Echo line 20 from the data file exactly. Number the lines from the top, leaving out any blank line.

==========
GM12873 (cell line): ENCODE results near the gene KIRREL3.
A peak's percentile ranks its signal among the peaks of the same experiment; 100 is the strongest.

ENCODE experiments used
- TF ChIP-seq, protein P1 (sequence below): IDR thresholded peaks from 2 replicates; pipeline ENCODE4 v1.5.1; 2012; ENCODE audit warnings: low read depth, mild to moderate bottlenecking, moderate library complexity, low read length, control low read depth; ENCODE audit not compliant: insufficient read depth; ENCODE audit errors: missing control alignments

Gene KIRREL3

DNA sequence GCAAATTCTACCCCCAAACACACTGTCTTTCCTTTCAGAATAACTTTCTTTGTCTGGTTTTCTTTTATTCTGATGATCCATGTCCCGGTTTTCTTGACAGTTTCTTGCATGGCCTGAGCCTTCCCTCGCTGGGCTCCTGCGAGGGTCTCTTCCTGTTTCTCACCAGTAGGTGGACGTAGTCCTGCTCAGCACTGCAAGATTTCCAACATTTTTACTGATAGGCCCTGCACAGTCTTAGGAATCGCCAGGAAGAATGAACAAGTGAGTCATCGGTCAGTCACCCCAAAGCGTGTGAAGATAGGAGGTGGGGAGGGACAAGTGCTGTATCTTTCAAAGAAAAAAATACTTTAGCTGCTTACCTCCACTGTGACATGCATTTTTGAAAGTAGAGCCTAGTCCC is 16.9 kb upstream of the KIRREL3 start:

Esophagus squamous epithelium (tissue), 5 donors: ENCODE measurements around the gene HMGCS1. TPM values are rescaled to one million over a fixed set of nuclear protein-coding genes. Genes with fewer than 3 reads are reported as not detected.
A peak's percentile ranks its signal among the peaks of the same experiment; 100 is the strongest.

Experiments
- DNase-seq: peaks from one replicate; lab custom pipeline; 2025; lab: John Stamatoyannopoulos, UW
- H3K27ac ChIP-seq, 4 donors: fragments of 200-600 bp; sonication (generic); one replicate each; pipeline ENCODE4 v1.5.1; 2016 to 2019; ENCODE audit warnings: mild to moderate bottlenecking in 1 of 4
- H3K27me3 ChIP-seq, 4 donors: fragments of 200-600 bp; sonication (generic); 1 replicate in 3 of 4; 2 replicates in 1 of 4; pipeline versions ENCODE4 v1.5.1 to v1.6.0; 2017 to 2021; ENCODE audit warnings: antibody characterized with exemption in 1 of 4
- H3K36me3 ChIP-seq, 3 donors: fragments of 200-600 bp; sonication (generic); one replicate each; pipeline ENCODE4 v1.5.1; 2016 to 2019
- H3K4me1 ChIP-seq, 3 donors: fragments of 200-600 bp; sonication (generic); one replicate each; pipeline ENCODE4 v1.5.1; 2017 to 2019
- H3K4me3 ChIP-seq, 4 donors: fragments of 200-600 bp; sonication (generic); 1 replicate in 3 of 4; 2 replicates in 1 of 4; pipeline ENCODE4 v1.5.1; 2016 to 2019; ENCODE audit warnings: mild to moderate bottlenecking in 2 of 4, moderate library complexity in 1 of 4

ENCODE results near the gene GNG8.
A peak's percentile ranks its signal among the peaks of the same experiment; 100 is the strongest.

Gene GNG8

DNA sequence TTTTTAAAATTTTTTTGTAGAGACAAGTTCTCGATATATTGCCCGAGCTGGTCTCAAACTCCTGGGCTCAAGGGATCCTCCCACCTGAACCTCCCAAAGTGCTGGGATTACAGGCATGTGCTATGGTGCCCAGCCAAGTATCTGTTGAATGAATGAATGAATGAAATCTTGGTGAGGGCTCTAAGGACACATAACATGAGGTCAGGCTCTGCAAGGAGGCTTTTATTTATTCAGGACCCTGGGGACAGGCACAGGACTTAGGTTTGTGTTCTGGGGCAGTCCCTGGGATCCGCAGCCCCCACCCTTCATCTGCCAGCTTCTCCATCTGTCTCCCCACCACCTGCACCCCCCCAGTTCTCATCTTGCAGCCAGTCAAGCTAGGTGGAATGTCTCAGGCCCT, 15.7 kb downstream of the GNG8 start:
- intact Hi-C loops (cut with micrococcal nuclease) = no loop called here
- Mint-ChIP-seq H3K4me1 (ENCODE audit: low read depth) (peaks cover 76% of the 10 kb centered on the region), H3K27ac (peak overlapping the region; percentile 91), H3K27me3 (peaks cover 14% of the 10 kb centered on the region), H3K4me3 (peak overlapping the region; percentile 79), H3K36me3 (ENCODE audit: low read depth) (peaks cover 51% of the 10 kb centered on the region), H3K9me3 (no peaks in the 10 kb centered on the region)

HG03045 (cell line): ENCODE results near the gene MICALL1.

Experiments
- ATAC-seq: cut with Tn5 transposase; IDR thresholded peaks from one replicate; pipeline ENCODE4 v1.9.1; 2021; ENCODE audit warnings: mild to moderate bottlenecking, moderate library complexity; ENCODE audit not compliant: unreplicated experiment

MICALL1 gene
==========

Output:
- intact Hi-C loops (cut with micrococcal nuclease) = no loop called here